If you ask Elling Hamso what are the most valuable skills of an event manager, he would say that’s an easy question, the answer being project management.
He attributes his passion for it to the fact that his first career was in the Norwegian oil and gas industry.
Sometimes people say to me that building an oil platform and organising an event is not the same thing. It is. Same principles, same skills, same procedures, same tools, only the scale is different.
Elling Hamso is the president of Event ROI Institute. He recently held an workshop about ROI in BTL in Bucharest, at the invitation of Godmother. The basic premise of the ROI Methodology that he promotes, is that events only create value by changing the behaviour of participants.
Reffering to learning, he points out to the inutility of the tell-show-do structure, which functions by opening the lid on peoples’ brains, pour in some knowledge, close the lid, and they have learned. Instead he speaks about an inductive learning model, where the learners are given a challenge. More about this, in the interview bellow.
The professional project manager will not start the work until all the event stakeholders and their business objectives are clearly defined, including measurable success criteria.
He or she will then make a Work Breakdown Structure (WBS), identifying all the tasks to be performed, assigning responsibilities, resources and time limits, ensuring that all important tasks have a clear output specification and a best practice procedure.
He will also ensure that risk assessments and other quality assurance procedures are in place.
If the expected outcomes are not met with sufficient resources, he will not proceed until someone has decided which deliverables to reduce or provided the necessary resources for success. The professional project manager doesn’t walk open-eyed into chaos and failure.
Project management is a profession on its own, you don’t need to know a lot about event management to project manage an event well, it could even be an advantage if you don’t. The task of the project manager is to ensure that the team does the work, rather than doing it himself.
And with today’s cloud computing, you have project management tools on steroids, giving you cost effectiveness, quality assurance and transparency.
The ROI Methodology
The ROI Technology was developed already in the 1950’s and applies to any activity where value is created by changing the behaviour of people, including, for example, all other kinds of marketing and communication activities. It was only introduced to the meetings and events industry about fifteen years ago and has been the passion of my life ever since. It was mostly perfected by an American called Jack Phillips, who you can read more about on here.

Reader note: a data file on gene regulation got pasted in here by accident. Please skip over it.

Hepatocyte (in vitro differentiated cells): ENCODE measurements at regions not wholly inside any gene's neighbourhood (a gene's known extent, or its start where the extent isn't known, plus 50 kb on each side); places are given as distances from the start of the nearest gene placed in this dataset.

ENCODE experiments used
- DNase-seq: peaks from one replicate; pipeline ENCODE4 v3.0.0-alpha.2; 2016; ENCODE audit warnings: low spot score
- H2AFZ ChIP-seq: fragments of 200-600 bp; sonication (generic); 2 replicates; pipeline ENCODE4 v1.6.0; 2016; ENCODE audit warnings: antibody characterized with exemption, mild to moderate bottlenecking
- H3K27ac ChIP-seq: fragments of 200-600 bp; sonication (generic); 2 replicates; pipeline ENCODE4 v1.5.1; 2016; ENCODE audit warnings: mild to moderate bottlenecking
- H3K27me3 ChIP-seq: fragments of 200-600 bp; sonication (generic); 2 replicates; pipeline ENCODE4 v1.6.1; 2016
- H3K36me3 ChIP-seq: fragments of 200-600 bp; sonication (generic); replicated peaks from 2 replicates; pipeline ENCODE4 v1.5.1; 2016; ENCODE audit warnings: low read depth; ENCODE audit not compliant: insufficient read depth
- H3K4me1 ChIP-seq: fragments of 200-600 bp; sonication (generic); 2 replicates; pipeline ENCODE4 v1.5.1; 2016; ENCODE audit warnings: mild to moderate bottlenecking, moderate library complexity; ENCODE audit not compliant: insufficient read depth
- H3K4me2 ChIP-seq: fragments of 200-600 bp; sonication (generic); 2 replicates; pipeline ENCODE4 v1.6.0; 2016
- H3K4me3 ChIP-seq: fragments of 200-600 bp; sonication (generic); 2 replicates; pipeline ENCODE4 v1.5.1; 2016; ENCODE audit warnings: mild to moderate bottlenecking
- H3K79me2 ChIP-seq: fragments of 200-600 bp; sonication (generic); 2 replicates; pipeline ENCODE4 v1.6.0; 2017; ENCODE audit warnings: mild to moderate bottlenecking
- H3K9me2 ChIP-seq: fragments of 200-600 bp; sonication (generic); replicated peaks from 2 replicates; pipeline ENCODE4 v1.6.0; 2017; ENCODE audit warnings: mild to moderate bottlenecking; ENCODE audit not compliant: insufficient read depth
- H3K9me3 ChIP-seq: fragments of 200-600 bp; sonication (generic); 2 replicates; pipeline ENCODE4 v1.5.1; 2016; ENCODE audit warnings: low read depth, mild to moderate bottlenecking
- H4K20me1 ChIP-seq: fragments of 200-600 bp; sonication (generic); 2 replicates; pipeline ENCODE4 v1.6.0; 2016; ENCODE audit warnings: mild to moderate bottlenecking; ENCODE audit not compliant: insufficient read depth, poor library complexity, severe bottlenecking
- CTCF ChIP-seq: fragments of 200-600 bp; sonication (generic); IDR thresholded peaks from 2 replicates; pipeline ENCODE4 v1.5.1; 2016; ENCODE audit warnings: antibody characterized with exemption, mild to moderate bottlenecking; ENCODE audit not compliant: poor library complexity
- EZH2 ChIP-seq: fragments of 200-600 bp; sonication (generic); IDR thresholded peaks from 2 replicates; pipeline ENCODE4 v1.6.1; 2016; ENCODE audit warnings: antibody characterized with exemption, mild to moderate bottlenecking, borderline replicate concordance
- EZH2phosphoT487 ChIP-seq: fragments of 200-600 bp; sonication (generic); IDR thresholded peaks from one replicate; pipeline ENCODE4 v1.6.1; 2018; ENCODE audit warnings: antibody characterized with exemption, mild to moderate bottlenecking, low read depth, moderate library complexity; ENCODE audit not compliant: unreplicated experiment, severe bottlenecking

It is not rocket science, only common sense in a system. The basic premise is that events only create value by changing the behaviour of participants. There is no other way. Never. It doesn’t matter if your participants are educated, inspired, wowed and have a wonderful time. It is only what they do because they have been educated and inspired which creates value. This is why we define participant Behaviour Objectives for all events.
But they have to do something which creates value to event stakeholders. It could be different things for different stakeholders. Their behaviour creates a business impact, such as increasing sales or making the organisation more cost effective. This is why we have to develop Impact Objectives, from which the behaviour objectives are derived.
If we want participants to do something, we have to find out why they are not doing it already, and then we can start designing the learning experiences which will make them do what we want them to do. This enables us to set Learning Objectives, not just information and skills learning, but also attitude and relationship learning. Changing participants’ attitude to a brand or making employees love their managers even more, is attitude learning. Building trust and liking between different categories of participants is relationship learning.
At this point, the learning designers come into play, they have to engage the emotions and the intellect of participants through a series of experiences which will ensure that learning happens. If they do well, we will meet our Learning Environment objectives.